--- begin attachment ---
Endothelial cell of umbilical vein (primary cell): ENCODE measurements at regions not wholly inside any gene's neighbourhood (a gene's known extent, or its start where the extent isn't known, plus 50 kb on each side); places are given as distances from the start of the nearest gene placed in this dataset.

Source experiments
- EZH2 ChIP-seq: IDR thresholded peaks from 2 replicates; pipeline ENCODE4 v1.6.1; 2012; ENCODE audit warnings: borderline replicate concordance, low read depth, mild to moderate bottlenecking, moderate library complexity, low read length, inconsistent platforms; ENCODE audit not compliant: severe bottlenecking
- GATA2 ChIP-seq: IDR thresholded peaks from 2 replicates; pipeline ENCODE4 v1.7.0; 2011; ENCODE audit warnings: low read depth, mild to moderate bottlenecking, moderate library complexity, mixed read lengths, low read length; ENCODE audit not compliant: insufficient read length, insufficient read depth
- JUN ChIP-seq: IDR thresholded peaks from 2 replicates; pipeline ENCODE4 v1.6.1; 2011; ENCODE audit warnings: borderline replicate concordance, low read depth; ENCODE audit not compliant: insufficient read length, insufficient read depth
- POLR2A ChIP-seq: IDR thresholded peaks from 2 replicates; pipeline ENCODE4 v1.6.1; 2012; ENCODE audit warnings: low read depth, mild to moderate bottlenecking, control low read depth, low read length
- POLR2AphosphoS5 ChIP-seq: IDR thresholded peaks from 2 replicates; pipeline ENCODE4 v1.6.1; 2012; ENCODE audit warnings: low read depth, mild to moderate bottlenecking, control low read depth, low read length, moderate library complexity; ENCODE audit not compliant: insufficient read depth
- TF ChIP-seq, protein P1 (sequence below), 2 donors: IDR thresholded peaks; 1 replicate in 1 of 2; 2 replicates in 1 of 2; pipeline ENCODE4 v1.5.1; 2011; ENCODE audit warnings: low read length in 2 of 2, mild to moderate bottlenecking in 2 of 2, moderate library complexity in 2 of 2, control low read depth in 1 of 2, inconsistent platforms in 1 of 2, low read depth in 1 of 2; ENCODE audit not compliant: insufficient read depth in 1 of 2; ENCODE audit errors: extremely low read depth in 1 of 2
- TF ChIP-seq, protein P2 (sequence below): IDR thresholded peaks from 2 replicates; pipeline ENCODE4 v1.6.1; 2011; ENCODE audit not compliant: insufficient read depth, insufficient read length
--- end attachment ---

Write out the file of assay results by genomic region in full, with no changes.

Endothelial cell of umbilical vein (primary cell): ENCODE measurements at regions not wholly inside any gene's neighbourhood (a gene's known extent, or its start where the extent isn't known, plus 50 kb on each side); places are given as distances from the start of the nearest gene placed in this dataset.

Source experiments
- EZH2 ChIP-seq: IDR thresholded peaks from 2 replicates; pipeline ENCODE4 v1.6.1; 2012; ENCODE audit warnings: borderline replicate concordance, low read depth, mild to moderate bottlenecking, moderate library complexity, low read length, inconsistent platforms; ENCODE audit not compliant: severe bottlenecking
- GATA2 ChIP-seq: IDR thresholded peaks from 2 replicates; pipeline ENCODE4 v1.7.0; 2011; ENCODE audit warnings: low read depth, mild to moderate bottlenecking, moderate library complexity, mixed read lengths, low read length; ENCODE audit not compliant: insufficient read length, insufficient read depth
- JUN ChIP-seq: IDR thresholded peaks from 2 replicates; pipeline ENCODE4 v1.6.1; 2011; ENCODE audit warnings: borderline replicate concordance, low read depth; ENCODE audit not compliant: insufficient read length, insufficient read depth
- POLR2A ChIP-seq: IDR thresholded peaks from 2 replicates; pipeline ENCODE4 v1.6.1; 2012; ENCODE audit warnings: low read depth, mild to moderate bottlenecking, control low read depth, low read length
- POLR2AphosphoS5 ChIP-seq: IDR thresholded peaks from 2 replicates; pipeline ENCODE4 v1.6.1; 2012; ENCODE audit warnings: low read depth, mild to moderate bottlenecking, control low read depth, low read length, moderate library complexity; ENCODE audit not compliant: insufficient read depth
- TF ChIP-seq, protein P1 (sequence below), 2 donors: IDR thresholded peaks; 1 replicate in 1 of 2; 2 replicates in 1 of 2; pipeline ENCODE4 v1.5.1; 2011; ENCODE audit warnings: low read length in 2 of 2, mild to moderate bottlenecking in 2 of 2, moderate library complexity in 2 of 2, control low read depth in 1 of 2, inconsistent platforms in 1 of 2, low read depth in 1 of 2; ENCODE audit not compliant: insufficient read depth in 1 of 2; ENCODE audit errors: extremely low read depth in 1 of 2
- TF ChIP-seq, protein P2 (sequence below): IDR thresholded peaks from 2 replicates; pipeline ENCODE4 v1.6.1; 2011; ENCODE audit not compliant: insufficient read depth, insufficient read length